Simple Nonphysical Systems have distinctive elemental units (e.g. taxation system) structured to provide a facility, strategy, solution, explanation, conclusion, etc.

Complex Nonphysical Systems are extremely persistent (omnipresent and pervasive), or not fully comprehensible in the nominal time and space scale of the perceiver (e.g. solar system). The simplest element of a nonphysical system is -the core or nucleus, an area where effects of other systems are least effective.

 

2.0.4         ELEMENTS OF SYSTEMS

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Keywords: ORDER / recognition of order / primary orders / selection / processes of assembly and manufacture / degree of coordination / formation of concept / CORE or NUCLEUS / PERIPHERY / exchange information / transfer energy / INTERVENING ZONES / convergent areas / gaps and interludes / DOMAINS / internal and external / nodes for dependency or connectivity.

 

ORDER: Order is an inherent characteristic of all systems. Order begins to emerge as soon as parts and components are selected for inclusion in system. Initially systems have order that is alogical and loosely definable, and it may or may not be apparent. But it is noticeable when the system begins to perform. At this stage, in simple system the order is obvious, logical and definable. But in nonphysical system the order can be elusive due to the scale and complexity. Yet recognition of order in a system helps in many ways:

        It helps the definition of a system.

        It endows self sufficiency, so that the system can become an ever replaceable component.

        It provides nodes for dependency so that the system becomes integrated whole.

In all systems the primary orders are: selection (inclusion and exclusion) of parts, components, etc. and the process of assembly or manufacture. However, in complex systems there are many levels and categories of orders.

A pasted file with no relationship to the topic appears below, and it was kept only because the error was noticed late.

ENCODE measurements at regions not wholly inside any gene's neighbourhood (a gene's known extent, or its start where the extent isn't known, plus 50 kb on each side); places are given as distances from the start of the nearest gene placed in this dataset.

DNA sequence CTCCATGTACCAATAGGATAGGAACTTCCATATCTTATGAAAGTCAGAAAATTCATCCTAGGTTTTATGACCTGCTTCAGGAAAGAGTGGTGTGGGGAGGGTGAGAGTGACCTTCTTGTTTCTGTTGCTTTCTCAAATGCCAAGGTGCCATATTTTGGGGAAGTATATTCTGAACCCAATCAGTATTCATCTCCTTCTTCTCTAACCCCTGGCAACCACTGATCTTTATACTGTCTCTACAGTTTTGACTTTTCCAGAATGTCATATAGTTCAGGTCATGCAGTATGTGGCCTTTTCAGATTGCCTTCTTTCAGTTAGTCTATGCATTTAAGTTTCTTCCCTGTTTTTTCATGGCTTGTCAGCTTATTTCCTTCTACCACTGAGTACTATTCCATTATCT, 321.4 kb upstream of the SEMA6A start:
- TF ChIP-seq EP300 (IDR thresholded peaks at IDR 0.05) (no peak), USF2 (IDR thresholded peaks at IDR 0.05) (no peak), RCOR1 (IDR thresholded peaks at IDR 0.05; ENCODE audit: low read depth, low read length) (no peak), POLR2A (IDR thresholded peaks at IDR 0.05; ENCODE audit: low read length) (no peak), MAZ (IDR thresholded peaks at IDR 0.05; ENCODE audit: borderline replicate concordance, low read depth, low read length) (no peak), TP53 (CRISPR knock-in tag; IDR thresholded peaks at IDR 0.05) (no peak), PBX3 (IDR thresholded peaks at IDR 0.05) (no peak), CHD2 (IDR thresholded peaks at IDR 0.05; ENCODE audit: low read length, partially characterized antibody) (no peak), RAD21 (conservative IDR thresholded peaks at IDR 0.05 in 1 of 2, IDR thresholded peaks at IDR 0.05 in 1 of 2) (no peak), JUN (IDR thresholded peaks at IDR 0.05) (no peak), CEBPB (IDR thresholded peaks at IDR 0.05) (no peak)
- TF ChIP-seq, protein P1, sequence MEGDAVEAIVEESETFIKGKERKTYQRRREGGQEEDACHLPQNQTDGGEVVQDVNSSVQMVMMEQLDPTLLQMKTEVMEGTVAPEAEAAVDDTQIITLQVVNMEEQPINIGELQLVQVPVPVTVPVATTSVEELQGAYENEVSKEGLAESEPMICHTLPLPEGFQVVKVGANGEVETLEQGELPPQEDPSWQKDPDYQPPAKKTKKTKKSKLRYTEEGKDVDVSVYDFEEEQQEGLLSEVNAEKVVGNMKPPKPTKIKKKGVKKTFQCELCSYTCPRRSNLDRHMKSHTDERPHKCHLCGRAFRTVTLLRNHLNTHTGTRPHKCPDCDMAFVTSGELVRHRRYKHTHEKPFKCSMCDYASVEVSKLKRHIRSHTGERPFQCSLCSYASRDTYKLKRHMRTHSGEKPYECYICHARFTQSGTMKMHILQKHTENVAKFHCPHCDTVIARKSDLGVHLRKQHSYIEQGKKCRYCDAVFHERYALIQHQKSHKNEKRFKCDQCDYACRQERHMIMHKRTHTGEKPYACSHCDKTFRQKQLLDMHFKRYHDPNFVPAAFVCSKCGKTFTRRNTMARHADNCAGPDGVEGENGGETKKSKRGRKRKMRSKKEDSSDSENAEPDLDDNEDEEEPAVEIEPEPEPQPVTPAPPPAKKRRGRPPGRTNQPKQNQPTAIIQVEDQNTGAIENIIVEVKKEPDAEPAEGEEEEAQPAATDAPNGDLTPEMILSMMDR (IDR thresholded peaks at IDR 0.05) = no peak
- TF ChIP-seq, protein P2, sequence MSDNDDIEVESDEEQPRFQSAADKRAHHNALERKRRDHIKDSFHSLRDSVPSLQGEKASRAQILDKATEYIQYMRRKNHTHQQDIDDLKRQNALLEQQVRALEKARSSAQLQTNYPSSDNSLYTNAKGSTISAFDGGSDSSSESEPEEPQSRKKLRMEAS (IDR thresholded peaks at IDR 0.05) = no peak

Every human effort follows some intrinsic logic’. Parts of an entity, even before being manufactured and even before physically placed together, have some degree of coordination. The coordination begins within the thought processes of the designer along with the formation of concept for the object.

Another important characteristic of systems is their domain or territory. This is very apparent in physical system, but nonphysical systems seem infinite with no edges. However, metaphysical systems have a zone where they are adequately active in comparison to sections where such systems are diffused, i.e., partially effective.

Recognition of order in system, is both subjective and objective. Subjective involvement allows the system author to see through the nascent logic, or blinds in recognising the order. Objective evaluation of the system by an uninvolved person rides over personal biases. Objective evaluation can occur for an operational system.

CORE OR NUCLEUS: Nonphysical systems have a strong focus from which other subsystems emanate or converge to. In very pervasive nonphysical systems a core or nucleus like a focus is the zone where one establishes conceptual mooring or base to start the encounter with the system. For a human being encounter with the atmosphere as a system begins at the surface of the earth, i.e. technically at the optimum sea level. The core is considered a multi faceted entity because most of the subsystems have a bearing here. The core distinguishes two directions: inward and outward.

PERIPHERY: Periphery zones are well defined in systems that are holistic or as sub system has a semblance of independence. The periphery zones or edges are recognised when a subsystem touches other subsystems at few locations spatially or on certain occasions temporally. During rest of the conditions the periphery is not perceptible. The periphery is well delineated in systems that exchange information or transfer energy at specific nodes and through protocol.

INTERVENING ZONES: Intervening zones are the convergent areas formed by overlapping subsystems and also by gaps or interludes between subsystems. The convergence and gaps-interludes occur, both in time and space. A holistic entity, has no intervening zones, and the subsystem have little or separate identity. A loosely conglomerated system like transit, courier, etc. consist of several modulated units, occurring across different regions, or across technologies. Here planned or recognised gaps and interludes give all subsystems a component like ‘replaceable’ identity. The gaps and interludes are not completely devoid, but are full of metaphysical things, as in case of solar system. Systems flourishing at different historic times or across geographical regions can have concepts, ideas, etc. that are common, making them universal.